On 25 May 1671 Henry Wood 1st Baronet (age 73) died without male issue. Baronet Wood 1C 1657 extinct. On 31 May 1671 he was buried at Ufford. His daughter Mary Wood Duchess Southampton (age 8) was his heir. In view of the great wealth she was to inherit she was betrothed to Charles Fitzroy 1st Duke Southampton 2nd Duke Cleveland (age 8), an illegitmate son of King Charles II of England Scotland and Ireland (age 40) and Barbara Villiers 1st Duchess of Cleveland (age 30). On her father's death she went to live with Barbara Villiers 1st Duchess of Cleveland (age 30). They, Mary Wood Duchess Southampton (age 8) and Charles Fitzroy 1st Duke Southampton 2nd Duke Cleveland (age 8) married 1679 but she died a year later from smallpox.
Evelyn's Diary. 31 May 1672. I received another command to repair to the seaside; so I went to Rochester [Map], where I found many wounded, sick, and prisoners, newly put on shore after the engagement on the 28th, in which the Earl of Sandwich (deceased), that incomparable person and my particular friend, and divers more whom I loved, were lost. My Lord (who was Admiral of the Blue) was in the "Prince", which was burnt, one of the best men-of-war that ever spread canvas on the sea. There were lost with this brave man, a son of Sir Charles Cotterell (age 57) (Master of the Ceremonies), and a son (age 32) of Sir Charles Harbord (his Majesty's (age 42) Surveyor-General), two valiant and most accomplished youths, full of virtue and courage, who might have saved themselves; but chose to perish with my Lord, whom they honored and loved above their own lives.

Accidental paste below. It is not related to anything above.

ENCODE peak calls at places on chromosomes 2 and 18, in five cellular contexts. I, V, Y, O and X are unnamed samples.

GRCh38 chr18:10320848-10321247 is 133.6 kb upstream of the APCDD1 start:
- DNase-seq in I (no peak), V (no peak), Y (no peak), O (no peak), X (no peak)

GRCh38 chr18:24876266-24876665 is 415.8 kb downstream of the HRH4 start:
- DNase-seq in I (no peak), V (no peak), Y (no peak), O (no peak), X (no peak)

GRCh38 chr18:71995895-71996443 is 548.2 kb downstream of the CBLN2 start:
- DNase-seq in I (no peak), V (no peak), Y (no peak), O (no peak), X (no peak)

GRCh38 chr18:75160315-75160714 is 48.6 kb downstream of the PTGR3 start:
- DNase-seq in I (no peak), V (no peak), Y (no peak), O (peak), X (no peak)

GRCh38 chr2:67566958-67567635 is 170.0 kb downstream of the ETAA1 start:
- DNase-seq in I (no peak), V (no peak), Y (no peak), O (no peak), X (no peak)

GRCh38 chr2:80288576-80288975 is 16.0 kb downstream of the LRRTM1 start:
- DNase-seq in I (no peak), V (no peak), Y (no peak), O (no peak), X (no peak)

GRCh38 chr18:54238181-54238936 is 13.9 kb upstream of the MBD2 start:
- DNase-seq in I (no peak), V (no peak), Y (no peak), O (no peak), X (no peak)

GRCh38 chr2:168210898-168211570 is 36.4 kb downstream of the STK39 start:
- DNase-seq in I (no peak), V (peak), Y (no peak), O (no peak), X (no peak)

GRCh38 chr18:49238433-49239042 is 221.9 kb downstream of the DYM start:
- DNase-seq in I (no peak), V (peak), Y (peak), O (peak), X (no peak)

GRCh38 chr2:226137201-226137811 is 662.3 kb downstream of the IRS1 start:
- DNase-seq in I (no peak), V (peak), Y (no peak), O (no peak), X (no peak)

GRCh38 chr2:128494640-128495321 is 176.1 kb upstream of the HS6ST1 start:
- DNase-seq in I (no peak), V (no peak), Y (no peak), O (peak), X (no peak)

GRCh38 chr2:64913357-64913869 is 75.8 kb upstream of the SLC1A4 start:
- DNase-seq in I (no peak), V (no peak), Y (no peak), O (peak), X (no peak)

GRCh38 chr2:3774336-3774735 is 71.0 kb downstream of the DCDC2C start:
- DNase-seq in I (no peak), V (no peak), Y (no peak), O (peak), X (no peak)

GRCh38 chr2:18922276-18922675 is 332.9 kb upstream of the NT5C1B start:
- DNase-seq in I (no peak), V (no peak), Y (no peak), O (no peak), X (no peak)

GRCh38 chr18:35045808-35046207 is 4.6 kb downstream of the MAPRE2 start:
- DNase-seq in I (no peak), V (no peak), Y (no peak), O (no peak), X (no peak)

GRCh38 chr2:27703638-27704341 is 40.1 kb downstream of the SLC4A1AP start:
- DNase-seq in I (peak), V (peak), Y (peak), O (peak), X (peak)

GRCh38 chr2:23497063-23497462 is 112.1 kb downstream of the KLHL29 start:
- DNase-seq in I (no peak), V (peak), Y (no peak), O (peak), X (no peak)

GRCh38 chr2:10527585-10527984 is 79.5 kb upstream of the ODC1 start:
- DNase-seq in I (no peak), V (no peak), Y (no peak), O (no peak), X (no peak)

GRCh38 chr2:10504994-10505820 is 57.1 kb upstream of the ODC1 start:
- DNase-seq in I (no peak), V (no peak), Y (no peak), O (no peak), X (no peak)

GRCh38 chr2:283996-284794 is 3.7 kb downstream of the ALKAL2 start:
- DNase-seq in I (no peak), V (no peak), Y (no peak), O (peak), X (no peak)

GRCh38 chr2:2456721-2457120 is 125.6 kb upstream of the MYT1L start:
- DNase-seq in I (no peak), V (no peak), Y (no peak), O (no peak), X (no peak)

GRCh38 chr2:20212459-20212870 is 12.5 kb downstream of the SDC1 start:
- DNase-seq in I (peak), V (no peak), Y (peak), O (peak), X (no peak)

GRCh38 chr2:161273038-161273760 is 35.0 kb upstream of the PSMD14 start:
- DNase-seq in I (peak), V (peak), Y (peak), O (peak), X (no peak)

On 31 May 1715 Christopher Wandesford 2nd Viscount Castlecomer (age 31) and Frances Pelham Viscountess Castlecomer were married.
On 31 May 1750 Victor Amadeus III King Sardinia (age 24) and Infanta Maria Antonia Spain (age 20) were married. She the daughter of Philippe V King Spain and Elisabeth Farnese Queen Consort Spain (age 57). He the son of Charles Emmanuel III King Sardinia (age 49) and Polyxena Hesse Rotenburg Queen Consort Sardinia. They were third cousins. He a great x 2 grandson of King Charles I of England, Scotland and Ireland.
On 31 May 1794 Francis Charteris 8th Earl Wemyss Douglas 4th Earl March (age 22) and Margaret Campbell of Shawfield (age 14) were married.